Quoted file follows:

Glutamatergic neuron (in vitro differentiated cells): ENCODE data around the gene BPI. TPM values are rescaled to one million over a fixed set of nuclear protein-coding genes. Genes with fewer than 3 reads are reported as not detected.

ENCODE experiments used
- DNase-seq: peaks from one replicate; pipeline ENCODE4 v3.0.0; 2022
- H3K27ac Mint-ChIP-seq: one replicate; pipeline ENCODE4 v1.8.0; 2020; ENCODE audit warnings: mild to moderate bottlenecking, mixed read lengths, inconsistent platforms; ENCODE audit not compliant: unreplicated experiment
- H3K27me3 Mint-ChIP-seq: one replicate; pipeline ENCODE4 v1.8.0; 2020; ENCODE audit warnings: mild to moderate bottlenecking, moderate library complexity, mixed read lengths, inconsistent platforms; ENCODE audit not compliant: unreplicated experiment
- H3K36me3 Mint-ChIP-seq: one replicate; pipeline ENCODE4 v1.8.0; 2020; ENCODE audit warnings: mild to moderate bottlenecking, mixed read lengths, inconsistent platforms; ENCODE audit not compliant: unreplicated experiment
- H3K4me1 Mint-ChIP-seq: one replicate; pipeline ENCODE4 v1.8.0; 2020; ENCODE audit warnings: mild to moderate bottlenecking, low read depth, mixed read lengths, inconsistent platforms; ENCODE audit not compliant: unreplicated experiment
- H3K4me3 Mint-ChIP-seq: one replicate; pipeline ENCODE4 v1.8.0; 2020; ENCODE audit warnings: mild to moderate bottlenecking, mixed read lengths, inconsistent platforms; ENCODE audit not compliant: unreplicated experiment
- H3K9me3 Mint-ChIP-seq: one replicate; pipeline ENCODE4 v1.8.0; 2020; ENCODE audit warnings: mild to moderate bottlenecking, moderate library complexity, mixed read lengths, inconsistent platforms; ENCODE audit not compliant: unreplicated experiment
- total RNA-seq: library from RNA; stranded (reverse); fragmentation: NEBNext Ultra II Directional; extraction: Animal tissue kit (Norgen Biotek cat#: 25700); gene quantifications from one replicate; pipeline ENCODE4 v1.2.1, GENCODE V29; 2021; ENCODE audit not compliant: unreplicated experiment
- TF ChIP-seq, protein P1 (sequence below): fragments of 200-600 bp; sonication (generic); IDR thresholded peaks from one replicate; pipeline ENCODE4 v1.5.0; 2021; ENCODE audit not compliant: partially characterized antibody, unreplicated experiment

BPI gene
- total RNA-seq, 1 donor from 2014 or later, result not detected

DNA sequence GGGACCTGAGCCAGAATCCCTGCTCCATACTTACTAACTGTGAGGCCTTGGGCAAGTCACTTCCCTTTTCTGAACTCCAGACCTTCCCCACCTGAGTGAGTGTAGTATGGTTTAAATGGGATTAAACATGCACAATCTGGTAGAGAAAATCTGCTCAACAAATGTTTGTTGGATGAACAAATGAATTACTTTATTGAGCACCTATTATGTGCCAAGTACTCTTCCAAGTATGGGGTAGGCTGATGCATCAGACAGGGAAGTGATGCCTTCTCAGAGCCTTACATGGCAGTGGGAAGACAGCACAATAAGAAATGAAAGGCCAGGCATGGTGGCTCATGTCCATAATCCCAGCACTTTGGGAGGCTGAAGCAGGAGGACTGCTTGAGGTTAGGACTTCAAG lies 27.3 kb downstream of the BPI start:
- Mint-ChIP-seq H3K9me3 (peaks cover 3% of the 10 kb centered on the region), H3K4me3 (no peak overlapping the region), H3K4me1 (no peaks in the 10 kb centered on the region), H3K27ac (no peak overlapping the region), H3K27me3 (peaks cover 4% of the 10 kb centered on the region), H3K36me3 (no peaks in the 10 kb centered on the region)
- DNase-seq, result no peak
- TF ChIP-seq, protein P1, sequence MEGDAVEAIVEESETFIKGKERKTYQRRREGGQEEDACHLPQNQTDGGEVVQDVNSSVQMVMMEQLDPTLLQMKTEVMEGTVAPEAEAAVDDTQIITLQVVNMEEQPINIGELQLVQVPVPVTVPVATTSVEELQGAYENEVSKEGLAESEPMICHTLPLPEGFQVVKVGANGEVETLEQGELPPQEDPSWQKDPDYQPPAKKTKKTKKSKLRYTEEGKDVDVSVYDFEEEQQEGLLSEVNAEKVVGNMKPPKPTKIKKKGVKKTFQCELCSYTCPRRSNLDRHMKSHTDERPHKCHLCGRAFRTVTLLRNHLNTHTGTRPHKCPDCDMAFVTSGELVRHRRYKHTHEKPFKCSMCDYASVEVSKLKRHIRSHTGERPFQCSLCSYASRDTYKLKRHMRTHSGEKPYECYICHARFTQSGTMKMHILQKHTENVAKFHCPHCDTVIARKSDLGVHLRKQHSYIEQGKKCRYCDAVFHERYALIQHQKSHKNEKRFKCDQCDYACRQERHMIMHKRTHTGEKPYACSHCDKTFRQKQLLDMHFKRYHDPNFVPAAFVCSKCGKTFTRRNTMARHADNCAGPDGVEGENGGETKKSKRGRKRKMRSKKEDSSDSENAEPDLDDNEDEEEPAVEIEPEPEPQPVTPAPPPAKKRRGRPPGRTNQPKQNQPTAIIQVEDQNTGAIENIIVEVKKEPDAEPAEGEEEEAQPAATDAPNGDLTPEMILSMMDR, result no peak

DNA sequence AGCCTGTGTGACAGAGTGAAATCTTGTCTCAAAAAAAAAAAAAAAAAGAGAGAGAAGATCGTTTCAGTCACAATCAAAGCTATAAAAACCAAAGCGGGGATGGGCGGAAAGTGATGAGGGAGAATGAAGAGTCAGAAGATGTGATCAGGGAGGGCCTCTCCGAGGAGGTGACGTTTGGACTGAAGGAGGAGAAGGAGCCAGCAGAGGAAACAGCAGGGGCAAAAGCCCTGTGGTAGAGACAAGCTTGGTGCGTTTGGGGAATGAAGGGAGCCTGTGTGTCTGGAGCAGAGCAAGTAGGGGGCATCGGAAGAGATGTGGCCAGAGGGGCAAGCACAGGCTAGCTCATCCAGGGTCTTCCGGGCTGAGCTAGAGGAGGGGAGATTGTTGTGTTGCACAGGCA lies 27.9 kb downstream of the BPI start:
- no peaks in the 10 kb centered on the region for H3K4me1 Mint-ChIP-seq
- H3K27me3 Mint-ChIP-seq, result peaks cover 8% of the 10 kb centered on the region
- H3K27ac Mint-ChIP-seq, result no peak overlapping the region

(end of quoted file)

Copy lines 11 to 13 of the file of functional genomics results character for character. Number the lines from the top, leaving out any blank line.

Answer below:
- TF ChIP-seq, protein P1 (sequence below): fragments of 200-600 bp; sonication (generic); IDR thresholded peaks from one replicate; pipeline ENCODE4 v1.5.0; 2021; ENCODE audit not compliant: partially characterized antibody, unreplicated experiment

BPI gene
- total RNA-seq, 1 donor from 2014 or later, result not detected